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Columbia’s President Saw ‘Danger’ in the Gaza Solidarity Encampment. Even the Cops Disagree

You know you fucked up when the NYPD is throwing you under the bus.

(Screenshot from a video posted to @NYPDDaughtry’s X account)

The only person more sensitive and reactive to perceived danger than a police officer? Apparently, a university president. On Thursday, Columbia University President Minouche Shafik sicced the NYPD on her own students, forcibly removing anyone participating in the Gaza Solidarity Encampment, which began on Wednesday morning. The NYPD reportedly arrested 108 protesters, charging all of them with trespassing, and handing out two additional charges of obstructing governmental administration—but according to one of the City's top cops, their heart wasn't really in it like Shafik's was.

According to a letter Shafik sent to the NYPD on Thursday requesting "the NYPD’s help to remove these individuals," Shafik wrote that she'd "determined that the encampment and related disruptions pose a clear and present danger to the substantial functioning of the University," and that "the actions of these individuals are in violation of University rules and policies, including that they have interfered with the operation of the University, refused to identify themselves, refused to disperse, set up tents on campus space, failed to comply with policies, and damaged campus property."

The NYPD, however, doesn't seem to agree with Shafik's assessment of the situation. NYPD Chief of Patrol John Chell said the "clear and present danger" allegedly posed by the Gaza Solidarity Encampment was identified by Columbia, not by the NYPD, at a press conference on Thursday. He noted that the NYPD had zero reports of violence or injuries—except, perhaps, bruising to Shafik's ego—associated with the encampment. "To put this in perspective, the students that were arrested were peaceful, offered no resistance whatsoever, and were saying what they wanted to say in a peaceful manner," Chell said. That's quite the admission from a police department that has no love for its city's protesters, and has cracked down, hard, on pro-Palestine demonstrations since October.

Once given the green light by Shafik, the NYPD sent in its notorious Strategic Response Group, which the New York Civil Liberties Union considered a much more clear danger to students than any protests, given the SRG's "history of escalation and violence."

One might think that the primary role of a university president is to ensure the wellbeing and educational experience of the students who enroll in your institution. But Shafik, it seems, is currently answering a higher calling—the call to tongue-bathe the boots of Congressmember Elise Stefanik and the rest of the Republican-led House of Representatives Committee on Education and the Workforce, which this year has been grilling the leaders of institutions on whether they support Israel ferociously and blindly—I mean, "oppose antisemitism." On Wednesday, it was Shafik's turn to testify before the committee. It wasn't enough that Shafik promised she was looking to discipline students and educators for using "from the river to the sea, Palestine will be free," one of the most common pro-Palestine slogans there is, or that she agreed that more suspensions and other forms of punishment were necessary—Shafik apparently felt the need the next day to demonstrate her commitment to "stopping antisemitism" with force, by wielding the zip-ties and paddy wagons of the nation's largest police force against young people using their freedom of speech to stand up for a cause they believe in.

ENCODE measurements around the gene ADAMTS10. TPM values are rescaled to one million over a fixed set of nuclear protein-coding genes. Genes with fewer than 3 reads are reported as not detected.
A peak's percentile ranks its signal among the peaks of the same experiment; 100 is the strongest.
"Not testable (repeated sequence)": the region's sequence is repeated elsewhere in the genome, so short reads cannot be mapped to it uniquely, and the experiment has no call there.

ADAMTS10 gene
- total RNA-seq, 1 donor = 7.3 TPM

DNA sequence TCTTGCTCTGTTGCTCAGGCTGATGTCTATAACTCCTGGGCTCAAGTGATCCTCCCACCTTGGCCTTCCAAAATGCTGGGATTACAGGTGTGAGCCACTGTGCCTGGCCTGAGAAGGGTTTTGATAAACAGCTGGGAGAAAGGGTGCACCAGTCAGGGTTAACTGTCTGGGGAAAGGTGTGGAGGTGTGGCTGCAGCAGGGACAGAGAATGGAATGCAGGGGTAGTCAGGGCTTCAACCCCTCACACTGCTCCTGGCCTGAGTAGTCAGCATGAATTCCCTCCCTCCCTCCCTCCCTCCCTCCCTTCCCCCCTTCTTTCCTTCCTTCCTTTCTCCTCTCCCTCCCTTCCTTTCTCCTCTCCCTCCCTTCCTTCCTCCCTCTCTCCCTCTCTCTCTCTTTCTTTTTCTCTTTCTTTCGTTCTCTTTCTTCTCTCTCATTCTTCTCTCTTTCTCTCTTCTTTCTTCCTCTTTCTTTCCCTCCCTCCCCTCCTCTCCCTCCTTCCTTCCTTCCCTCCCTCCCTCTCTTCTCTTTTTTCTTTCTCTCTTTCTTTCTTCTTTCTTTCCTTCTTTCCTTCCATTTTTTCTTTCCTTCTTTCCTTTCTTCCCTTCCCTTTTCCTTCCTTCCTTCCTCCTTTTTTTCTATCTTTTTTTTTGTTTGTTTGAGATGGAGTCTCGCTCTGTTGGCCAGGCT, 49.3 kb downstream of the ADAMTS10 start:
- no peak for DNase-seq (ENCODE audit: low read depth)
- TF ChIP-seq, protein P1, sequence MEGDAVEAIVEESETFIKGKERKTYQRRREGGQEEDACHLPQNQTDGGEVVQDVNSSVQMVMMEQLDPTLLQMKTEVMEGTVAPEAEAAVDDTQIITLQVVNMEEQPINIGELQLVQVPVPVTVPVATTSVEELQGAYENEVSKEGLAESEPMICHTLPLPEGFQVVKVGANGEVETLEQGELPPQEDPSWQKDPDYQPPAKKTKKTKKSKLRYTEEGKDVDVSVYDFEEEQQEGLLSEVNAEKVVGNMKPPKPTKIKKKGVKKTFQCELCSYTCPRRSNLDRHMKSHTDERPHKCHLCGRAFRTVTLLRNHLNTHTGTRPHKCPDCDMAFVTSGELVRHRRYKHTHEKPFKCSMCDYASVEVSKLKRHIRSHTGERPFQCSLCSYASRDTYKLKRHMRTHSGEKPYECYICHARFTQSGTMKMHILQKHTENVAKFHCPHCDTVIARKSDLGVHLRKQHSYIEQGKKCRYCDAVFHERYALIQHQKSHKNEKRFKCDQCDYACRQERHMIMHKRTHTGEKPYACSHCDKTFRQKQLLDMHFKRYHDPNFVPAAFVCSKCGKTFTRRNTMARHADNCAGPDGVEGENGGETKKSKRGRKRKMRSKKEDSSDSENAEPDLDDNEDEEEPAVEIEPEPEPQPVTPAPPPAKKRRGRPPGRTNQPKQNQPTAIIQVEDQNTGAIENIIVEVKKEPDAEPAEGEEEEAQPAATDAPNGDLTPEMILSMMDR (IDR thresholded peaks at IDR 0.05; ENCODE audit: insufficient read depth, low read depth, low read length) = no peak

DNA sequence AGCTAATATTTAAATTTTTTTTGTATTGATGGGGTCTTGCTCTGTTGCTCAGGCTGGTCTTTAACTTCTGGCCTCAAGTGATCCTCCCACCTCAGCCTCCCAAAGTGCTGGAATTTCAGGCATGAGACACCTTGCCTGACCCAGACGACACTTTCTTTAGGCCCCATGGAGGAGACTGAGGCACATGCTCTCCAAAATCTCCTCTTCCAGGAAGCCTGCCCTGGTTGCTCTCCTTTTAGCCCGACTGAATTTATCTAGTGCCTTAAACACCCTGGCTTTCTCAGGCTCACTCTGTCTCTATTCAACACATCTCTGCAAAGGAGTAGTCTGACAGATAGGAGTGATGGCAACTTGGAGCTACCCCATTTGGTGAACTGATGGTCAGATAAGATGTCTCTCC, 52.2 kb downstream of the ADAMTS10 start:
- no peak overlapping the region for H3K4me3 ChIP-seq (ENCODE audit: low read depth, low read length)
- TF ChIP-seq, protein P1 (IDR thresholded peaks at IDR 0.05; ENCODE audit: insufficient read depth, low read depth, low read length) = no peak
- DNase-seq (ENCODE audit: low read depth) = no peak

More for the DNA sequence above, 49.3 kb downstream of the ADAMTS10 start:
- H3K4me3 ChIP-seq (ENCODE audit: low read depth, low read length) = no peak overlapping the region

Shafik explained herself further in an email to Columbia's students, faculty, and staff on Thursday afternoon. "I have always said that the safety of our community was my top priority and that we needed to preserve an environment where everyone could learn in a supportive context," Shafik wrote. "Out of an abundance of concern for the safety of Columbia’s campus, I authorized the New York Police Department to begin clearing the encampment from the South Lawn of Morningside campus that had been set up by students in the early hours of Wednesday morning." She further cited the "long list of rules and policies" that the pro-Palestine protesters allegedly "violated" by taking the kind of action—camping out on a lawn—that "severely disrupts campus life, and creates a harassing and intimidating environment for many of our students." Those violated policies reportedly include a requirement that students alert the university of a planned action at least two days in advance and only protest in "authorized areas."

Shafik's performance in front of the House committee and her decision to let cops onto her campus were aberrant enough to stir Columbia and Barnard professors to speak up against her, and elicit a statement from the prestigious Columbia Journalism School on Friday morning: "Columbia Journalism School is committed to a free press. If you are a credentialed member of the media and have been denied access to campus, please send us a DM. We will facilitate access to campus."

But more than that, when the police, whose entire job hinges on having a free pass to react with force to any perceived threat to their safety, admit that they think you're being so dramatic about danger that they openly disagree with you and heavily insinuate that they wouldn't have used force in the same circumstances? You know you fucking stepped in it. 

As of this morning, Columbia students are back on the lawn, anyway. 

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